7. Property, Plant and Equipment

 

Property, plant and equipment are stated at cost, less accumulated depreciation. Depreciation is computed using the straight-line method over the estimated useful lives of the assets. The Company evaluates these assets for impairment annually or as changes in circumstances or the occurrence of events suggest the remaining value is not recoverable. Expenditures for repairs and maintenance are charged to expense as incurred. Renewals and betterments are capitalized.

 

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AngioDynamics, Inc. and Subsidiary

 

NOTES TO CONSOLIDATED FINANCIAL STATEMENTS—(Continued)

 

June 3, 2006 and May 28, 2005

 

NOTE A (Continued)

 

8. Accounting for Business Combinations, Goodwill and Intangible Assets

 

Intangible assets, which consist of technology ($2,250,000 and $1,750,000 at June 3, 2006 and May 28, 2005, respectively) and licenses ($2,518,000 and $125,000 at June 3, 2006 and May 28, 2005, respectively) are being amortized over the estimated useful lives of the respective assets, which range between seven and fifteen years. Annual amortization of intangible assets was $167,000, $125,000, and $122,000 for 2006, 2005, and 2004, respectively. Annual amortization of these intangible assets is expected to approximate the following amounts for each of the next five years:

 

     (in thousands)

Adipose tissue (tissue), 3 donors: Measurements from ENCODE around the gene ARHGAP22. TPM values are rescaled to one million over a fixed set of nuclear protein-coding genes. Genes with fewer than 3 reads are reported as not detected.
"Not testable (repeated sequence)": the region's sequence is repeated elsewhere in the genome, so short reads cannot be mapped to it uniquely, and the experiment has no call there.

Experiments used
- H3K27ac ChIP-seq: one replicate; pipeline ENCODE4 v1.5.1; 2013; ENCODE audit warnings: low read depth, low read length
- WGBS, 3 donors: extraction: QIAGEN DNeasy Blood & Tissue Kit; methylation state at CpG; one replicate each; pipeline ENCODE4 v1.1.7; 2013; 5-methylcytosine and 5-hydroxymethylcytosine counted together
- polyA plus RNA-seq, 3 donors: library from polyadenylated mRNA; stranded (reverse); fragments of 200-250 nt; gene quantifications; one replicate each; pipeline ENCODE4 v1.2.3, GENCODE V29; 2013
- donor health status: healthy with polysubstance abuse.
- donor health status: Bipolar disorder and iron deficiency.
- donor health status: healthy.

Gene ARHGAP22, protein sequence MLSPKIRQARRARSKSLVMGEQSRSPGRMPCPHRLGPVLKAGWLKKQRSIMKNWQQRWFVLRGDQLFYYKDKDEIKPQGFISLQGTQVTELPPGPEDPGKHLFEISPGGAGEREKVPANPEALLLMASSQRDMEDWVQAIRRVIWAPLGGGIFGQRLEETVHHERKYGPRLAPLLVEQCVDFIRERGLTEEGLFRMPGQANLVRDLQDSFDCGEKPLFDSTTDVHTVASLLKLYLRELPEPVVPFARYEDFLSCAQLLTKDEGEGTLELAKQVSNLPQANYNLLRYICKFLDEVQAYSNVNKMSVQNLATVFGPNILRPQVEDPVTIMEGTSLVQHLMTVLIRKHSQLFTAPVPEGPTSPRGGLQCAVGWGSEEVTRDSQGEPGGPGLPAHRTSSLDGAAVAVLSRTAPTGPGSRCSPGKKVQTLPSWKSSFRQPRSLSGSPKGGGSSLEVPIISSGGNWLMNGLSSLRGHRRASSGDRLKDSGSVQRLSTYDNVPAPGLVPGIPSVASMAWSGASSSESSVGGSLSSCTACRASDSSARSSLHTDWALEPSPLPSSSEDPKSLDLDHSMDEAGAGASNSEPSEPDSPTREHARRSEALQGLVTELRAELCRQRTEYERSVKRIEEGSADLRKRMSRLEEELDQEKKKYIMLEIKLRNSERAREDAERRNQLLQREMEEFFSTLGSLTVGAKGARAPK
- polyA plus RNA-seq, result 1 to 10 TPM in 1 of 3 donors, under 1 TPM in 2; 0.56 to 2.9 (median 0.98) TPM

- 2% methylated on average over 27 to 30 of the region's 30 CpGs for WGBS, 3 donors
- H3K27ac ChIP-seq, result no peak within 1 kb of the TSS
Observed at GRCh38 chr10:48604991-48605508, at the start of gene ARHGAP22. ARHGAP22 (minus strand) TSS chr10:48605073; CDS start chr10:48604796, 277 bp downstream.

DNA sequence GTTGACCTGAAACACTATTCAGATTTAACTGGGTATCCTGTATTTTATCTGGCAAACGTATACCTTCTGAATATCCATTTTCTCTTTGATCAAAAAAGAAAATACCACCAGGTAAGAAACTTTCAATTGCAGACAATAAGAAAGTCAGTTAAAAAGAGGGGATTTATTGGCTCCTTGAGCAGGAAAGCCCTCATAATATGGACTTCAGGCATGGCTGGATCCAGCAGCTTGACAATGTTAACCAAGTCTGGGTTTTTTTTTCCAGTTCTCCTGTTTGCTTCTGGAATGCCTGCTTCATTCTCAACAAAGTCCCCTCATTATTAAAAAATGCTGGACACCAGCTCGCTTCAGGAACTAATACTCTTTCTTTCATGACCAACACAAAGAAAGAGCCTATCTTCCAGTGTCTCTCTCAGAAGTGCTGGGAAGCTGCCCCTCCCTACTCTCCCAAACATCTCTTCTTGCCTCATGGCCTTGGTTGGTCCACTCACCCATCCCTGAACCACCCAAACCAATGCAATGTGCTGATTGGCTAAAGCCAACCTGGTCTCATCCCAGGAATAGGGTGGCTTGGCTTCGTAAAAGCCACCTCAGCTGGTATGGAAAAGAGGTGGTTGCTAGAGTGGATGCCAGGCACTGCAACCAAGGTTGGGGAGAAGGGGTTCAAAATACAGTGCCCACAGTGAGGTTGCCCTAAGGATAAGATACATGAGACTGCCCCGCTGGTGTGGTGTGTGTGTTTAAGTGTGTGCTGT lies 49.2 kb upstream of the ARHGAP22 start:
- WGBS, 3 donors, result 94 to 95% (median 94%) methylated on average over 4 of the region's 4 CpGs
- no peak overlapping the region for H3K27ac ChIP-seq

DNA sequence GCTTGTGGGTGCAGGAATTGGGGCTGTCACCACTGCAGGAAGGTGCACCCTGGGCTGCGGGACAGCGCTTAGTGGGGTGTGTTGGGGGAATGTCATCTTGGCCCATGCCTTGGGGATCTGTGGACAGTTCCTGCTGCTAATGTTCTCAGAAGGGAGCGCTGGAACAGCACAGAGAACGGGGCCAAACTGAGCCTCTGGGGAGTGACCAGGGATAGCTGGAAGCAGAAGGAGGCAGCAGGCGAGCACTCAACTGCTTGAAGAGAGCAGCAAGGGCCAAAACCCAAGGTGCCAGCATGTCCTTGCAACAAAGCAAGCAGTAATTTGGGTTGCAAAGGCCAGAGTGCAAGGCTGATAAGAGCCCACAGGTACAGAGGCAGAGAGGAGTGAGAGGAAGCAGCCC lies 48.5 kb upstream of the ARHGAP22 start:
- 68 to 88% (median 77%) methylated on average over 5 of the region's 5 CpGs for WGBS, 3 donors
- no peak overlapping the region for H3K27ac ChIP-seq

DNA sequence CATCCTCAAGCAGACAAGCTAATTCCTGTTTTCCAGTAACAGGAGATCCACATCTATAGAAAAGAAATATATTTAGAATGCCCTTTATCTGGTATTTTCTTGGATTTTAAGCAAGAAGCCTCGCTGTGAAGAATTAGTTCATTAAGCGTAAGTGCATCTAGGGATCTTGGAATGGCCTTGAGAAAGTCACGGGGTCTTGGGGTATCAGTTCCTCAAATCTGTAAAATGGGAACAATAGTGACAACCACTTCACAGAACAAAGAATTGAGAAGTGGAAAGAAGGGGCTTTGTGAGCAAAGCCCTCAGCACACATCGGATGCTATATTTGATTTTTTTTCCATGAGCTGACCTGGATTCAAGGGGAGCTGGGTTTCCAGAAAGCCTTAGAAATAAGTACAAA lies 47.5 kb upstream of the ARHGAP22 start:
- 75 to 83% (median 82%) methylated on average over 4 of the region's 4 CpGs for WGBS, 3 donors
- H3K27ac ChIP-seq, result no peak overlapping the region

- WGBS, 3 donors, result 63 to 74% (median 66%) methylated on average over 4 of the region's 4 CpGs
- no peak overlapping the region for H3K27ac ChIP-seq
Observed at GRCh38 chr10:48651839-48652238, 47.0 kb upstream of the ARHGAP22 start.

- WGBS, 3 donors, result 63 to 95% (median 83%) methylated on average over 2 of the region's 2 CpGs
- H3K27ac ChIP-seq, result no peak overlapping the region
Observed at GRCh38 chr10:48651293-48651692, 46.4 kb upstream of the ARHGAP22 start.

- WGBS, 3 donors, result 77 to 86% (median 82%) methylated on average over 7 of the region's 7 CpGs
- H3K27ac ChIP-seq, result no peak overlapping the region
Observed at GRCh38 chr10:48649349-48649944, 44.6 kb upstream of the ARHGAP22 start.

2007

   $ 203

2008

     324

2009

     444

2010

     541

2011

     613

 

The expected increase to annual amortization is related to a distribution agreement, for which the amortization will be recognized as the revenues are earned from the sale of the product (see Note O).

 

9. Revenue Recognition

 

Revenue is recognized in accordance with generally accepted accounting principles as outlined in the SEC’s Staff Accounting Bulletin No. 104 “Revenue Recognition,” which requires that four basic criteria be met before revenue can be recognized: (i) persuasive evidence that an arrangement exists; (ii) the price is fixed or determinable; (iii) collectibility is reasonably assured; and (iv) product delivery has occurred or services have been rendered. The Company recognizes revenue, net of sales taxes assessed by any governmental authority, as products are shipped based on FOB shipping point terms when title passes to customers. The Company negotiates credit terms on a customer-by-customer basis and products are shipped at an agreed upon price. All product returns must be pre-approved and, if approved, customers are subject to a 20% restocking charge. To be accepted, a returned product must be unadulterated, undamaged and must have at least 12 months remaining prior to its expiration date.

 

Our current product offerings consist of the following product categories:

 

     2006

 

Products


  

Net